If you’re in the military, holidays don’t matter. And it really doesn’t matter if your mission is feasible or sensible or justifiable.
But that doesn’t mean it’s not a show of force, and that doesn’t mean it’s not achieving its intended purpose. Trump deployed these soldiers because he wanted to play to reactionary fearmongering about a column of Central American refugees, all of whom have a legal right to apply for asylum. He’s sent the military because nothing could be a more potent symbol to his Conservative supporters — he’ll continue the American tradition of using the people they profess to venerate as a means of threatening the people they want most to see harmed.
This isn’t the first time that the U.S. has deployed the military for border guard — in 1997, under President Bill Clinton, this exact same sort of mission led to a team of Marines to stalking and killing a teenage American boy, in what they claimed was an act of self-defense after he fired two shots in their direction. They were never charged with a crime. If that barely concealed suggestion of violence isn’t concrete enough for you, consider that Trump also said, “If they have to, they're going to use lethal force. I've given the OK.” It means little that the units deployed are primarily military police and engineers, either. To the average civilian, that distinction means little and the message is clear: their presence is meant to signal force. The message became clearer still when U.S. Customs and Border Protection officers fired tear gas canisters at asylum seekers near the California-Mexico border last month.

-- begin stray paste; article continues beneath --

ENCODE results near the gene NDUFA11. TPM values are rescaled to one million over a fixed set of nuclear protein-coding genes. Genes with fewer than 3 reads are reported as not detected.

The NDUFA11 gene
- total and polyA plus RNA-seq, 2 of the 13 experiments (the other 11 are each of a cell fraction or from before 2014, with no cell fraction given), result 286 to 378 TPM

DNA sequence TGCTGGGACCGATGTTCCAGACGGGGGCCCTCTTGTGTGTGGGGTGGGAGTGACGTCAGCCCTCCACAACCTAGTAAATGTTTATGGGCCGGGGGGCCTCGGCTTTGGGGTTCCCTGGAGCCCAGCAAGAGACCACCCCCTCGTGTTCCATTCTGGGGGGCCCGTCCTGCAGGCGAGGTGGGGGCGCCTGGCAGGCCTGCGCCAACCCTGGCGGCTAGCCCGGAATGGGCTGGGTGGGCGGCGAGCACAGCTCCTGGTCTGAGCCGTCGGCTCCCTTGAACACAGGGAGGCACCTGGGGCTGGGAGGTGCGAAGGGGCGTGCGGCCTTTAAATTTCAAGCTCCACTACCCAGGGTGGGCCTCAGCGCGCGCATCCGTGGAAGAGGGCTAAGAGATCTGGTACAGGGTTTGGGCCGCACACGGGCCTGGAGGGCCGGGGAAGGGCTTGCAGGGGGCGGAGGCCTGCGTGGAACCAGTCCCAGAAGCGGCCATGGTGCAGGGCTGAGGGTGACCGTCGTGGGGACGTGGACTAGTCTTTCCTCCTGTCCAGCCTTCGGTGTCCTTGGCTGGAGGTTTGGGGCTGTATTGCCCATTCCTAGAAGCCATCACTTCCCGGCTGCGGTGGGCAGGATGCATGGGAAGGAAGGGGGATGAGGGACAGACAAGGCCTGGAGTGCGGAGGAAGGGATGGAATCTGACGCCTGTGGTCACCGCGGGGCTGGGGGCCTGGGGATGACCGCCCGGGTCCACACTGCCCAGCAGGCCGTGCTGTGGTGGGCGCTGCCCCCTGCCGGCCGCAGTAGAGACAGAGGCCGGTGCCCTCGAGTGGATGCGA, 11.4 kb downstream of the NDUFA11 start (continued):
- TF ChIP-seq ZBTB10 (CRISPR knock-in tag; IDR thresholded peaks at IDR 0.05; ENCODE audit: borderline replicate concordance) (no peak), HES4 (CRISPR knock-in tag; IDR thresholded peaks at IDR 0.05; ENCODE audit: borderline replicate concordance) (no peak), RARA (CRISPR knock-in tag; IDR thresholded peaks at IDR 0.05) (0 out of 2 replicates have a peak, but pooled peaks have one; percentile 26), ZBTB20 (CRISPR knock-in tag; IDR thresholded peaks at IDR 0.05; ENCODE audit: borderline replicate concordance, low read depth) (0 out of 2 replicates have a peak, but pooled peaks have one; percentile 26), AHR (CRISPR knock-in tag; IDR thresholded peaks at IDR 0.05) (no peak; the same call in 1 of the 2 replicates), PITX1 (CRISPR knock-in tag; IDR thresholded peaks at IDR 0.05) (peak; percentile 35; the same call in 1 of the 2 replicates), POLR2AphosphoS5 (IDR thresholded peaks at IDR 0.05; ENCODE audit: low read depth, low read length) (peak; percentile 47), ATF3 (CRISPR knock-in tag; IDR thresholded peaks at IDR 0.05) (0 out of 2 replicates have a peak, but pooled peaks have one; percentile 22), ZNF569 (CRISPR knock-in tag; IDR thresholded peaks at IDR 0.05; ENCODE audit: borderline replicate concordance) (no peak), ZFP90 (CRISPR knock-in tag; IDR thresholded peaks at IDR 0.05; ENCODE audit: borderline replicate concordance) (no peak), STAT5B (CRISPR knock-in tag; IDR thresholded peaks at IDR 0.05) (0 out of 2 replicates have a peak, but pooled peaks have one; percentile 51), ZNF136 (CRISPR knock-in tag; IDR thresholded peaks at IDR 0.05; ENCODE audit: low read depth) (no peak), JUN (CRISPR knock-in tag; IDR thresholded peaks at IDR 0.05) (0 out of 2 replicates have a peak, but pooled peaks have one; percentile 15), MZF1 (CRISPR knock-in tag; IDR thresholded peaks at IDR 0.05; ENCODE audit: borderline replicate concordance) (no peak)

I’m struck by how everyone from policymakers to pundits — liberal and conservative — see a violent, militarized border as unstoppably natural — the same way they view America’s endless war abroad. We regret that they’re forcing us to tear gas children and build military fortifications around bridges in Texas. We wish we didn’t have to send Americans to fight and die in a 17-year quagmire that we’re absolutely going to lose. We just can’t do anything about it. Hey, we tear-gas our soldiers, it can’t be that bad, right?